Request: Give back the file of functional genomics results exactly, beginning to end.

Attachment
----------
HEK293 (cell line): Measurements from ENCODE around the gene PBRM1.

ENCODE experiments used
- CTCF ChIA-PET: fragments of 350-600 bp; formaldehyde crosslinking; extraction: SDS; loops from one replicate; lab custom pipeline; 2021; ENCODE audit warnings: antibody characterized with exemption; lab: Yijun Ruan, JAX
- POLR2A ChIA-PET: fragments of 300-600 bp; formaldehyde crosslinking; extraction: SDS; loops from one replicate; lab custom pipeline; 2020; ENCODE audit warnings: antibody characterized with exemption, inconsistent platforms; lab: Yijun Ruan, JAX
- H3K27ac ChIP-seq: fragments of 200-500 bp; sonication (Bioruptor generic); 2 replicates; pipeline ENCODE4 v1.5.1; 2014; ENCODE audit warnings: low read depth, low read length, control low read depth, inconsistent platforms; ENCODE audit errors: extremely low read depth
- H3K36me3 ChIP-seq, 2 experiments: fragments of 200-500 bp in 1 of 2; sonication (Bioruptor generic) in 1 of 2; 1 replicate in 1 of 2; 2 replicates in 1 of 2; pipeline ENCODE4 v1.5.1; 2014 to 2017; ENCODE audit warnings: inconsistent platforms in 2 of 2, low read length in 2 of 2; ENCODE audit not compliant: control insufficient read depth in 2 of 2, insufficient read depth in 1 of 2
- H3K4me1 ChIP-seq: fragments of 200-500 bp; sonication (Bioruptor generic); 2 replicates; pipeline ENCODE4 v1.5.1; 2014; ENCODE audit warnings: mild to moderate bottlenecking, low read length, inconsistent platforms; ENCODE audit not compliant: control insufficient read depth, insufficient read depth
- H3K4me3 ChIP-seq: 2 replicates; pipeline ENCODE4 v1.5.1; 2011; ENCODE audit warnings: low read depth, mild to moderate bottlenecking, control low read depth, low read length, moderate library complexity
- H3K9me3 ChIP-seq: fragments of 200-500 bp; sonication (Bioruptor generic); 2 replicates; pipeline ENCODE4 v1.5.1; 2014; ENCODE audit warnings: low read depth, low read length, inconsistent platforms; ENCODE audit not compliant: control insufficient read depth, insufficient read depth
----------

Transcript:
HEK293 (cell line): Measurements from ENCODE around the gene PBRM1.

ENCODE experiments used
- CTCF ChIA-PET: fragments of 350-600 bp; formaldehyde crosslinking; extraction: SDS; loops from one replicate; lab custom pipeline; 2021; ENCODE audit warnings: antibody characterized with exemption; lab: Yijun Ruan, JAX
- POLR2A ChIA-PET: fragments of 300-600 bp; formaldehyde crosslinking; extraction: SDS; loops from one replicate; lab custom pipeline; 2020; ENCODE audit warnings: antibody characterized with exemption, inconsistent platforms; lab: Yijun Ruan, JAX
- H3K27ac ChIP-seq: fragments of 200-500 bp; sonication (Bioruptor generic); 2 replicates; pipeline ENCODE4 v1.5.1; 2014; ENCODE audit warnings: low read depth, low read length, control low read depth, inconsistent platforms; ENCODE audit errors: extremely low read depth
- H3K36me3 ChIP-seq, 2 experiments: fragments of 200-500 bp in 1 of 2; sonication (Bioruptor generic) in 1 of 2; 1 replicate in 1 of 2; 2 replicates in 1 of 2; pipeline ENCODE4 v1.5.1; 2014 to 2017; ENCODE audit warnings: inconsistent platforms in 2 of 2, low read length in 2 of 2; ENCODE audit not compliant: control insufficient read depth in 2 of 2, insufficient read depth in 1 of 2
- H3K4me1 ChIP-seq: fragments of 200-500 bp; sonication (Bioruptor generic); 2 replicates; pipeline ENCODE4 v1.5.1; 2014; ENCODE audit warnings: mild to moderate bottlenecking, low read length, inconsistent platforms; ENCODE audit not compliant: control insufficient read depth, insufficient read depth
- H3K4me3 ChIP-seq: 2 replicates; pipeline ENCODE4 v1.5.1; 2011; ENCODE audit warnings: low read depth, mild to moderate bottlenecking, control low read depth, low read length, moderate library complexity
- H3K9me3 ChIP-seq: fragments of 200-500 bp; sonication (Bioruptor generic); 2 replicates; pipeline ENCODE4 v1.5.1; 2014; ENCODE audit warnings: low read depth, low read length, inconsistent platforms; ENCODE audit not compliant: control insufficient read depth, insufficient read depth